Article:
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After the previous blog post “15 books about colors” here we are with another content for colors and pattern enthusiast: 15 books about print&pattern!

You have just to choose what you want to read: from historical to digital prints, from the history of textile design to iconic and colorful patterns, you can also find one book for children.

This selection is also made in collaboration with the textile designer Silvia Stella Osella, here you can find some of the books she mentioned during our Instagram direct that you can find here as an interview.

Spectrum. Heritage Pattern and Colours

The Victoria & Albert Museum in London has a wonderful textile heritage and archive. This interesting volume analyzes the chromatic proportions used in wallpapers and textiles from the 15th century to today.

V&A Pattern

Another book from the Victoria & Albert Museum archive: Kimono, Owen Jones, Garden Florals, Novelity Patterns e anche William Morris.

Patterns: Inside the Design Library

A very interesting peek into the Design Library, the world’s largest archive of surface design. 

Maija Isola: Art, Fabric, Marimekko

The biography of one of the absolute myths of textile design, the creator of Marimekko‘s iconic prints, Maija Isola.

William Morris’s Flowers

We couldn’t not to mention this beautiful collection of one of the print masters: William Morris. He was one of the founders of the Arts & Crafts Movement, the late 19th century British artistic movement that revolutionized the applied arts and made an important contribution to the traditional textile arts.

Cloth Lullaby: The Woven Life of Louise Bourgeois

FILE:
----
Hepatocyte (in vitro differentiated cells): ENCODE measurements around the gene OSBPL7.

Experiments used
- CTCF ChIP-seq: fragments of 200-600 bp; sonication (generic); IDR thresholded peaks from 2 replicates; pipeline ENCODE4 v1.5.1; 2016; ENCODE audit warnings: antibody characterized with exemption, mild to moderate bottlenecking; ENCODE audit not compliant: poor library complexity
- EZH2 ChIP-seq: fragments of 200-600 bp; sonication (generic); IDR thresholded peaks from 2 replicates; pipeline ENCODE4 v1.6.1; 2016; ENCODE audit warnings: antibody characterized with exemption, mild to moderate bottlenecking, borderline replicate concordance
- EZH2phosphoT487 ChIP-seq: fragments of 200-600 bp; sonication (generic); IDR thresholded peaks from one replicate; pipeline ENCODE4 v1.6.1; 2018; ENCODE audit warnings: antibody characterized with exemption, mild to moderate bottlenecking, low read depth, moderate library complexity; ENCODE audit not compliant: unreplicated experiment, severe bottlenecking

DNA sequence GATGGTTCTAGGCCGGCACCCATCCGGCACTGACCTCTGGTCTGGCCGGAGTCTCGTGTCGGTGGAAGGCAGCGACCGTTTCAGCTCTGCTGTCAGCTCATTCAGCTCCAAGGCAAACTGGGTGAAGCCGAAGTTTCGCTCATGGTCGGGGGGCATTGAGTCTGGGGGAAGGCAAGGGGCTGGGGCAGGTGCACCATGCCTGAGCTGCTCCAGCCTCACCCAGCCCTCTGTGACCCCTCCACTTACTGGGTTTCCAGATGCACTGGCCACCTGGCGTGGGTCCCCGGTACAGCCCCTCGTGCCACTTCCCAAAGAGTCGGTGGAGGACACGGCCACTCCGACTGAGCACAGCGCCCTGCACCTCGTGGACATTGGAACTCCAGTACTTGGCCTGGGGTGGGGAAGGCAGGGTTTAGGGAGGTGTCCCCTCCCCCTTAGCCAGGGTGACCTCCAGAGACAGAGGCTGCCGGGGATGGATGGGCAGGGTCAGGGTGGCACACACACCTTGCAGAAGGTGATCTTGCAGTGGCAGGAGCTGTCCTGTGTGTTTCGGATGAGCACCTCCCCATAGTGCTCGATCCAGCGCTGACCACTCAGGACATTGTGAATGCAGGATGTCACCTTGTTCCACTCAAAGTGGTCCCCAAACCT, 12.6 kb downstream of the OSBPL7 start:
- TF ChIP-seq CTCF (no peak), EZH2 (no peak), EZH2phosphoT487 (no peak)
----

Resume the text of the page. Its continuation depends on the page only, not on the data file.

“How will I explain to my kid what is my job? I will probably begin by reading this book to him, the story of the French artist Louise Bourgeois – another of my myths – and her magical relationship with fabrics, materials and colors.” Silvia Stella Osella, textile and surface designer, here you can find our interview talking about textile designers and color trends.

The Complete Pattern Directory: 1500 Designs from All Ages and Cultures

Over 1500 illustrations, a huge collection of patterns and prints from all eras and styles organized by themes: plants and flowers, animals, geometric, abstract and figurative patterns.

The Pattern Base: Over 550 Contemporary Textile and Surface Designs

It includes illustrative, abstract, geometric, floral, representational and digital designs; and knitted, woven, hand-dyed and digitally printed fabrics. Illustrated biographies introduce 13 of the most significant and innovative textiles designers working today. 

Print & Pattern: Geometric

Tribal, Aztec, and Native American designs, along with Scandinavian influences and more mathematical and scientific looks in a print and pattern geometric collection.

Print & Pattern: Nature

Another “Print&Pattern” book, this time with prints and patterns inspired to nature.

The Grammar of Ornament: A Visual Reference of Form and Colour in Architecture and the Decorative Arts

First published in 1856, The Grammar of Ornament is a design classic from pioneering British architect and designer Owen Jones.

The World of Ornament

Another great design classic that brings together two large encyclopedic collections of 19th century ornaments: “L’Ornement polychrome” and “L’Ornement des tissus”.
With the book you also have access to an online database of images and decorative patterns that you can also download in high resolution.

How to Make Repeat Patterns: A Guide for Designers, Architects and Artists

This book explains in simple steps how to create repeat patterns for designers, architects and artists.

The Pattern Sourcebook: A Century of Surface Design

Over 350 images from the last 100 years of surface design.

Textile Designs: Two Hundred Years of European and American Patterns Organized by Motif, Style, Color, Layout and Period

1823 illustratrions organized by motif, style, color, layout and period over 200 years of history of textile design in Europe and America.

So many beautiful books here! Which one is your favorite?


Photo cover Silvia Stella Osella, credit Michael Gardenia